Mary and Arthur were married on 25th March 1950, after meeting at a dance academy run by Arthur’s friends. Here, Mary tells the story of their courtship and wedding.
“We met in 1945 at a dance academy that belonged to friends of Arthur. My sister was going to dancing lessons, and mum had encouraged me to go along as I was very nervous at dances; I didn’t have the confidence – I was only sixteen and a half.
Arthur was a Flight Sergeant in the RAF. We courted for five years and often went to dances and to the pictures. We once stood for an hour and a half to see ‘A Matter of Life and Death’, as Arthur had written to me to tell me about it; he’d seen it on his base. Arthur wrote to me every day – sometimes twice. He’d send a brief note to say he was going flying, then another when he returned; “Got back safe, love you”. We were, and are still, very close. I’ve still got all those letters, from the beginning, when we met in 1945. I keep them all in date order at home.
We got engaged when I was nineteen and he was twenty-two. Arthur asked my dad’s permission to marry me on a Sunday afternoon after tea. He said, “Mr Taylor, I just want to ask you a question. I’d like to marry Mary; may I have your permission?” Dad turned and looked at me and smiled, and smiled at Arthur and said, “If you promise to look after her!” We were very close, Dad and I. We had wonderful parents on both sides and we’re both made to feel very welcome. Arthur would come and meet me after work in Newcastle and we’d go for tea at his mum’s house, where he’d stand behind my chair where I was sitting. His mum said to him, “Arthur, what do you think we’re going to do to Mary? You don’t have to protect her!” It’s the little things.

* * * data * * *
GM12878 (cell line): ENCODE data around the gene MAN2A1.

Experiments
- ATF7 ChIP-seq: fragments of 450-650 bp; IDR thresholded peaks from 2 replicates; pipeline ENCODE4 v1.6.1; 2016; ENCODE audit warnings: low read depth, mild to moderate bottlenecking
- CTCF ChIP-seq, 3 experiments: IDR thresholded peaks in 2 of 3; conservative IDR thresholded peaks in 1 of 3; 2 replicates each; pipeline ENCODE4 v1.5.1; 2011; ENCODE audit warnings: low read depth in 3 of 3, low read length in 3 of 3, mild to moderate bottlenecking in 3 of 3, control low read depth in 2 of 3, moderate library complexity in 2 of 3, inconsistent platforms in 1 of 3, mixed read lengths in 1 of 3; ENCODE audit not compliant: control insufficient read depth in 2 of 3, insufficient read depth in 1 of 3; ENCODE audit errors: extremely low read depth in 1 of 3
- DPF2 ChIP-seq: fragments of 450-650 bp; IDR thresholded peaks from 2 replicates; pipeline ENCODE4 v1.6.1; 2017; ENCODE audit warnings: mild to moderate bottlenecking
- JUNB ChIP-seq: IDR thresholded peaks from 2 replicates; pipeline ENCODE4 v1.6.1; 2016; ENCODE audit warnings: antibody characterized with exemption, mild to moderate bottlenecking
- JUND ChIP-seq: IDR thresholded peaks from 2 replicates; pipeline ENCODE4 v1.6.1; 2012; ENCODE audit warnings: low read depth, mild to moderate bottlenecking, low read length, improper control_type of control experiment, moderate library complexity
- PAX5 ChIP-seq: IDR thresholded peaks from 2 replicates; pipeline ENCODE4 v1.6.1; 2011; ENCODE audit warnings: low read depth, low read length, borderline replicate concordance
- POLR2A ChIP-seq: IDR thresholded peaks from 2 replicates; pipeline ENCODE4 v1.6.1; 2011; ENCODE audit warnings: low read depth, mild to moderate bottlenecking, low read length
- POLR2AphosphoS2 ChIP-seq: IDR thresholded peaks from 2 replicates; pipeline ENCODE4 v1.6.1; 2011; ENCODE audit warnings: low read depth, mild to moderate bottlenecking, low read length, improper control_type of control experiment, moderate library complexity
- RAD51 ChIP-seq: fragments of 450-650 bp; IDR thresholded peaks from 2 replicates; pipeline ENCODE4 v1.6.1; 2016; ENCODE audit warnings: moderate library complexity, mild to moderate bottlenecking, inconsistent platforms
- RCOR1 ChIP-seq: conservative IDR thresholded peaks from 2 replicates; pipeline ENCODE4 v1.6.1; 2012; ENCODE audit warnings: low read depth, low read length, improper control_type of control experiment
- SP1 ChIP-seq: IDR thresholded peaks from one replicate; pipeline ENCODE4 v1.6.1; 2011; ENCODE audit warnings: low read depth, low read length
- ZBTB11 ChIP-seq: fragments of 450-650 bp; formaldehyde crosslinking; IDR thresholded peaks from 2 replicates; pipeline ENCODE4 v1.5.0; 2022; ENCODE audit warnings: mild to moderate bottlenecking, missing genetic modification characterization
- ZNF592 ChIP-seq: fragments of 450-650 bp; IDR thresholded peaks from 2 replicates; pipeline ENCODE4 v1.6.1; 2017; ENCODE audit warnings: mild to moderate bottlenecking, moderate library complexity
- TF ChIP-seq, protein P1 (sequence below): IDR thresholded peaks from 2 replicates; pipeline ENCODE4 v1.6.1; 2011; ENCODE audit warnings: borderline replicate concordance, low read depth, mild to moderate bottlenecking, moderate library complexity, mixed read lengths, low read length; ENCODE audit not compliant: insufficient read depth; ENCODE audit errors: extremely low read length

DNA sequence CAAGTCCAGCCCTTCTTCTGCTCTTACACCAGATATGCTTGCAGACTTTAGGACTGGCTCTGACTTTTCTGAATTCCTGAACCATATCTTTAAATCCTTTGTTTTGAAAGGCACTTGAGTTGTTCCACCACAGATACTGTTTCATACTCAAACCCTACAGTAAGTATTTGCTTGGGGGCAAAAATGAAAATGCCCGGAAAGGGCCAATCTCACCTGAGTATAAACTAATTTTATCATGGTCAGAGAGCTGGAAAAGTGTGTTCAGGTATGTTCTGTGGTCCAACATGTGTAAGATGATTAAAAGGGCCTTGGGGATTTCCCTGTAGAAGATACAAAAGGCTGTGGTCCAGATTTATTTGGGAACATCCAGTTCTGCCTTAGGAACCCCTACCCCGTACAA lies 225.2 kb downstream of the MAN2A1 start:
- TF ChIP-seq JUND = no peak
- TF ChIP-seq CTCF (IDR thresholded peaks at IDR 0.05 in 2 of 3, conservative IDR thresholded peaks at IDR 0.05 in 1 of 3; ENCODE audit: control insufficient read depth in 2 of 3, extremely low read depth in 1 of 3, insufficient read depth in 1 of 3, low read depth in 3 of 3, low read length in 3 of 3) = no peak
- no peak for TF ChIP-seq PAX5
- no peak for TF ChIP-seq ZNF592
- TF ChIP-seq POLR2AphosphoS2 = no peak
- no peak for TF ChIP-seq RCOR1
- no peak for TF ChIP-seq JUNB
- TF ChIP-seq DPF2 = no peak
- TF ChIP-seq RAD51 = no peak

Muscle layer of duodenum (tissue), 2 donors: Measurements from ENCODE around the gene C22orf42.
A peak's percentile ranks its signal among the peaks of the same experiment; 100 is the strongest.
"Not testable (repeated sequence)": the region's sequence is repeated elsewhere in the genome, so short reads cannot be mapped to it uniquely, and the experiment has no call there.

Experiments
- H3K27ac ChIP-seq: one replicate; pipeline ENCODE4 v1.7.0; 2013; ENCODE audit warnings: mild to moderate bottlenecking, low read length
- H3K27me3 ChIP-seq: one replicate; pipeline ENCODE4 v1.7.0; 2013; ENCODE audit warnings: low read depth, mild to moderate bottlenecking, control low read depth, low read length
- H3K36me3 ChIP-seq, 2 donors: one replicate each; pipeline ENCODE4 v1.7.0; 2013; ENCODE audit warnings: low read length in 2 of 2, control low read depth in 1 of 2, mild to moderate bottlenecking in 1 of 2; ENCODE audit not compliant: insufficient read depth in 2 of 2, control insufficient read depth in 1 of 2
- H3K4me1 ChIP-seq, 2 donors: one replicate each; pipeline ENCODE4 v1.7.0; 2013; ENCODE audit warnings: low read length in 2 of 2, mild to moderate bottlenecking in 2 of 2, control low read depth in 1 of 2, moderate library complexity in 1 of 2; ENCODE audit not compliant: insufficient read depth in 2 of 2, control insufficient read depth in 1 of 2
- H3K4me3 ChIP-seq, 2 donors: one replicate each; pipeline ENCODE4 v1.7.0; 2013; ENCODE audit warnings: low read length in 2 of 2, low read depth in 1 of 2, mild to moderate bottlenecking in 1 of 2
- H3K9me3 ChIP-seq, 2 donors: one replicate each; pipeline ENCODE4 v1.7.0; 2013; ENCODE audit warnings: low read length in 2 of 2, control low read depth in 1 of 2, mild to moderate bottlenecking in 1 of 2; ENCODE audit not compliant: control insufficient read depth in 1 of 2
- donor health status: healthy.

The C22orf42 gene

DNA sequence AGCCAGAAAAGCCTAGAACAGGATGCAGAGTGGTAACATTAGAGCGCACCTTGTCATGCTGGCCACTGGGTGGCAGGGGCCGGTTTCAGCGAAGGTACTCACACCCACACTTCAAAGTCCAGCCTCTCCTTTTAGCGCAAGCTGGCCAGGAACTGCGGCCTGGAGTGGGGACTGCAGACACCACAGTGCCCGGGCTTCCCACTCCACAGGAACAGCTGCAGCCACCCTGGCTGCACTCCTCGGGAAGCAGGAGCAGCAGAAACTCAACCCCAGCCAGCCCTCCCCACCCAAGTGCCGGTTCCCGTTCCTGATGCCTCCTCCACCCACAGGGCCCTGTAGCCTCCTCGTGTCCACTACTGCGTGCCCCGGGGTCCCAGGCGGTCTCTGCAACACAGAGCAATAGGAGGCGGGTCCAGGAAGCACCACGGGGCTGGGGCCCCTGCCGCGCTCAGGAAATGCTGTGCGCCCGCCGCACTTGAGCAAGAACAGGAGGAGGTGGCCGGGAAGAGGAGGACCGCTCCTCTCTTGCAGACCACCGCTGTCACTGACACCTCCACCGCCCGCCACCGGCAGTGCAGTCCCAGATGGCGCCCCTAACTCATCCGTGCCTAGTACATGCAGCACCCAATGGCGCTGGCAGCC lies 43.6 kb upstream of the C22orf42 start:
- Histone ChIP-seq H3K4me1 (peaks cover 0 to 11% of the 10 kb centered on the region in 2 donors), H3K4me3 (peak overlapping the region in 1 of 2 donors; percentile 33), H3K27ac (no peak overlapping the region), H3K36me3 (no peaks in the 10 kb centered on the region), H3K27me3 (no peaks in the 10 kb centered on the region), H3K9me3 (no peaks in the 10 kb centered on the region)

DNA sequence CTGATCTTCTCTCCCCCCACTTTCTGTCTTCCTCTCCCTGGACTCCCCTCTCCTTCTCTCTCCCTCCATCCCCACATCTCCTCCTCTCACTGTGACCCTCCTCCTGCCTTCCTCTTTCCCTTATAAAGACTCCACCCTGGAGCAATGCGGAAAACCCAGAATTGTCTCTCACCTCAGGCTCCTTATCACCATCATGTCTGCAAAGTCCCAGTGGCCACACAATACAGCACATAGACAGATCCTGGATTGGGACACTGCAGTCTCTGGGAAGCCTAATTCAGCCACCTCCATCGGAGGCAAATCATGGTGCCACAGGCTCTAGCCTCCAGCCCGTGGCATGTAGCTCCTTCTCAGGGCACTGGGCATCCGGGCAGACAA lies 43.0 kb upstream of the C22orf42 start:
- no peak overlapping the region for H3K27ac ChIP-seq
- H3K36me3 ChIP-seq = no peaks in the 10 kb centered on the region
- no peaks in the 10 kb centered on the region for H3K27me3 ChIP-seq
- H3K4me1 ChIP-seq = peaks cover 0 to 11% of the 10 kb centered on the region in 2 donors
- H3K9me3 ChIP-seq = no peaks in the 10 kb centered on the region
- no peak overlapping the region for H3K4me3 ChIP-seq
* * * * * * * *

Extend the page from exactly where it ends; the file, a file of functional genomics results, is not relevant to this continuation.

My sister was my chief bridesmaid, and Arthur had his best friend as his best man. We married in St. George’s Church in Gateshead, with a lot of people there, including our ninety-odd-year-old grandmothers! Our reception was in the church hall next door, and my mother catered, as we still had rationing until 1953, and you still bought things with coupons. When it came to my dress, we thought about trying to get some fabric to make one, but I had heard a friend was wanting to sell her wedding dress. I went and tried it on – it was more a cream than a white – and bought a new veil to go with it. Arthur bought me my pearls.
Following our wedding in 1950, we lived in Newcastle, where the first of our two sons was born. We moved to Newcastle for work, but it broke my heart leaving, and I just didn’t settle in the area, so in 1956 we moved to Newton Aycliffe, and still have the same house now.
I did keep a horseshoe from our wedding, but over the years it got damaged; however, I have all the photographs and all the letters he sent to me from the 1940s!”
Editorial – Kim West